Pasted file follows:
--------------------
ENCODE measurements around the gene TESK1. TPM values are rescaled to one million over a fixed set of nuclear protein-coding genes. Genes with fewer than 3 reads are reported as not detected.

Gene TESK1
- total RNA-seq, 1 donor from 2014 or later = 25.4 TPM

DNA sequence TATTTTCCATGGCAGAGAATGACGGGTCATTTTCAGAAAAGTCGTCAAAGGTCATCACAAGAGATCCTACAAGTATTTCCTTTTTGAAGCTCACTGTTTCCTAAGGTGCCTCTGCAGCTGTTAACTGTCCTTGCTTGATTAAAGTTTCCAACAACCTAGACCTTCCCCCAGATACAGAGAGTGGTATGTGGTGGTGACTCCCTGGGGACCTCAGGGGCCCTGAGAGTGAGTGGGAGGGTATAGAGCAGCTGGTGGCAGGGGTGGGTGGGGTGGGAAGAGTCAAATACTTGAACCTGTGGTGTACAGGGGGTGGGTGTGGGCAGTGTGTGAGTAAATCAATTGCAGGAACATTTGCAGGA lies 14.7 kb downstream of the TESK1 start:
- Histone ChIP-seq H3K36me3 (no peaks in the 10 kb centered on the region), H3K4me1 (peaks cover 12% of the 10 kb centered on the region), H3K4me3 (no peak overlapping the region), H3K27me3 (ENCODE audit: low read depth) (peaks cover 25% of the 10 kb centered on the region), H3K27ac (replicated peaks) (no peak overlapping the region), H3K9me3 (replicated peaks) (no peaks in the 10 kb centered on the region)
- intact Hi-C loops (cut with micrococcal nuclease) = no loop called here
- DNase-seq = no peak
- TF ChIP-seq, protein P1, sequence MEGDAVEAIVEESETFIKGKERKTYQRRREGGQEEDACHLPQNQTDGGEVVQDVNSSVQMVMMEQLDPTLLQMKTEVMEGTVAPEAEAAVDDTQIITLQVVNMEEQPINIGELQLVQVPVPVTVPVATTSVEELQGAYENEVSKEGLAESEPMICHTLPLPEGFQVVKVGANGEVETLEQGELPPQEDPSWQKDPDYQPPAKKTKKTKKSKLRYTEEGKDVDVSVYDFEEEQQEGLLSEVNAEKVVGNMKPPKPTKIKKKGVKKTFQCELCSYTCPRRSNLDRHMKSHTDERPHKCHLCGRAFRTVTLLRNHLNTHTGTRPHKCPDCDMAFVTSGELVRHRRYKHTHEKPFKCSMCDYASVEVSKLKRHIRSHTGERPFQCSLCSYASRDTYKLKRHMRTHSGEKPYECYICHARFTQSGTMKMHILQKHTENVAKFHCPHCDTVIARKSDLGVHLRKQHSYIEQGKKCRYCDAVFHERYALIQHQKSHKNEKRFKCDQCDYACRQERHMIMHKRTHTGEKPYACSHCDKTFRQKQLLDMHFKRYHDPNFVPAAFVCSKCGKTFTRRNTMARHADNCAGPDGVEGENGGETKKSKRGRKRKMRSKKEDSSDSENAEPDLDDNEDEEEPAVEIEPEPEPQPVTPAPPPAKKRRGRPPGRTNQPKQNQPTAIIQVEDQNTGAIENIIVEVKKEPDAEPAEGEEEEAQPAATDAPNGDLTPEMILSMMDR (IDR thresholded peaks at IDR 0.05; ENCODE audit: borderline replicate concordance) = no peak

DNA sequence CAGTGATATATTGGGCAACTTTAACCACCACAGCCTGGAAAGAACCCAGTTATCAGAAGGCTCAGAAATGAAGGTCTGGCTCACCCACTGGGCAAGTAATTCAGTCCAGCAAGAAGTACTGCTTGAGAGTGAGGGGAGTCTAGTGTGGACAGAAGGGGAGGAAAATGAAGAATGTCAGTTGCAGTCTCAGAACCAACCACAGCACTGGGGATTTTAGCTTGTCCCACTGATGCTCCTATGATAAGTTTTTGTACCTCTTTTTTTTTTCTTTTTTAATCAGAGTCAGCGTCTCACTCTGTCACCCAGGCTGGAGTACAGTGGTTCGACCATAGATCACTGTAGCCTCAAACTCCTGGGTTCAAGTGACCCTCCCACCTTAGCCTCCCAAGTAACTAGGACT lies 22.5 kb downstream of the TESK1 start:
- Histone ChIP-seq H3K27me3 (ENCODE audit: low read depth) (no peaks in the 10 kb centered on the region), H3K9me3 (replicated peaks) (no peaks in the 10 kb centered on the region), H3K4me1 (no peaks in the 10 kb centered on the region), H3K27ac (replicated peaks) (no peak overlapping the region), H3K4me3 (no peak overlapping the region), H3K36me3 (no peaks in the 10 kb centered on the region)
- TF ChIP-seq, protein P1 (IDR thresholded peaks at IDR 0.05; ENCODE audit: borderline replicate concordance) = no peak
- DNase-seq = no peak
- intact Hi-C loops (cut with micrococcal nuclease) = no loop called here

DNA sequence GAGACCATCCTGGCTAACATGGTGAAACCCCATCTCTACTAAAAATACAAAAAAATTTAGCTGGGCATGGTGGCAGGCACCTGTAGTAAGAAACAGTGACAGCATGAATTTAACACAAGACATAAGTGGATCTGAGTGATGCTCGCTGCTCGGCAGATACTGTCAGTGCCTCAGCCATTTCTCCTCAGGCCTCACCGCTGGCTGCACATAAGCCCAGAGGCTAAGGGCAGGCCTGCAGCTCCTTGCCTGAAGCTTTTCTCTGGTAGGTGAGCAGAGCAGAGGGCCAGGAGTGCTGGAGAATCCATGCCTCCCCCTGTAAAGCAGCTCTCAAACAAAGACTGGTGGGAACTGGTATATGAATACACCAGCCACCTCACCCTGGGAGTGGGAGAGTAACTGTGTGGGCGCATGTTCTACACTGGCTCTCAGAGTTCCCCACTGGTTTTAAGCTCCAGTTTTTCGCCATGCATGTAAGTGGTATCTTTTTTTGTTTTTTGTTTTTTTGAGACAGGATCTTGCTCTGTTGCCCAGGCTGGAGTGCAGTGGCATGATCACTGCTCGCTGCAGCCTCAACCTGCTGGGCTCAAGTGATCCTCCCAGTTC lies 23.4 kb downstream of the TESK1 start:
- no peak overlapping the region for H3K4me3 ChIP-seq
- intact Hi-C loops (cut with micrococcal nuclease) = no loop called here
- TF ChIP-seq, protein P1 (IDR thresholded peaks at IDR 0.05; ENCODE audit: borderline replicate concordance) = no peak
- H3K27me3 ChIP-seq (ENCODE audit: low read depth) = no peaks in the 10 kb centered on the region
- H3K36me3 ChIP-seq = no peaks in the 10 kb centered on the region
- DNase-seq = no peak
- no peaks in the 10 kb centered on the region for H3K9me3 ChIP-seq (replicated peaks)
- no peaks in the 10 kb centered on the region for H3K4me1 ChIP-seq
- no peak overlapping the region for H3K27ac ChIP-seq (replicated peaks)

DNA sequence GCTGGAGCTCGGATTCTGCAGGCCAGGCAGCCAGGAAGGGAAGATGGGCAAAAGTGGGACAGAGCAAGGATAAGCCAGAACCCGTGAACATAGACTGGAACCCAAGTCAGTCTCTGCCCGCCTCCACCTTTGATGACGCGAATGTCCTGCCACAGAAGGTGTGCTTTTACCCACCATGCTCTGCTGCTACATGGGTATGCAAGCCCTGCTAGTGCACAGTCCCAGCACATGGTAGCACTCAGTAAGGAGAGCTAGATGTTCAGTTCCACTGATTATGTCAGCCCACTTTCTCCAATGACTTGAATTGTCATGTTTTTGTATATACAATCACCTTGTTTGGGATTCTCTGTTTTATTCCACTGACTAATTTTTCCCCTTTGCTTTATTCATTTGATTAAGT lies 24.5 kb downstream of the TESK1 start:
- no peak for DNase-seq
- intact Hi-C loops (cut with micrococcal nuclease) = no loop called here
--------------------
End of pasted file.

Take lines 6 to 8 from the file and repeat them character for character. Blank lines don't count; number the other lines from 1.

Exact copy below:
- intact Hi-C loops (cut with micrococcal nuclease) = no loop called here
- DNase-seq = no peak
- TF ChIP-seq, protein P1, sequence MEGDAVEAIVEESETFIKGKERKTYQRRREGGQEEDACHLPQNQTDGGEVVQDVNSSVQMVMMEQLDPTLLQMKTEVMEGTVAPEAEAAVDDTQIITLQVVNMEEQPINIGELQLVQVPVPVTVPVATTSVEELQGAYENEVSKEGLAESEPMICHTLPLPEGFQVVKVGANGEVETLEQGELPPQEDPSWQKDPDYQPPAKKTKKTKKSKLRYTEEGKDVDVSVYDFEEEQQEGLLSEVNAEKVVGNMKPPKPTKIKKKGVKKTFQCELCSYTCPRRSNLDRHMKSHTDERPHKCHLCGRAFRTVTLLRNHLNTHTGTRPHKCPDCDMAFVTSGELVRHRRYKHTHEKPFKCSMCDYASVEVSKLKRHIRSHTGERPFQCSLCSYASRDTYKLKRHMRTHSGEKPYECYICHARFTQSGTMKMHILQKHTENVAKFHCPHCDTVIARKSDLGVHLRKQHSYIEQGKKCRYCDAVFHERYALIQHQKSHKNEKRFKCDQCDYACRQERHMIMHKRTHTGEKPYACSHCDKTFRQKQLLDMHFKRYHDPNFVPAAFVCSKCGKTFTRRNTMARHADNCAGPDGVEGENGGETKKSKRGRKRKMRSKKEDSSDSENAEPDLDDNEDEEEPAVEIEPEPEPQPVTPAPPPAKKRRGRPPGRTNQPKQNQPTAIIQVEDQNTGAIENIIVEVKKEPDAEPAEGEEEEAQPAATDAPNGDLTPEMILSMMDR (IDR thresholded peaks at IDR 0.05; ENCODE audit: borderline replicate concordance) = no peak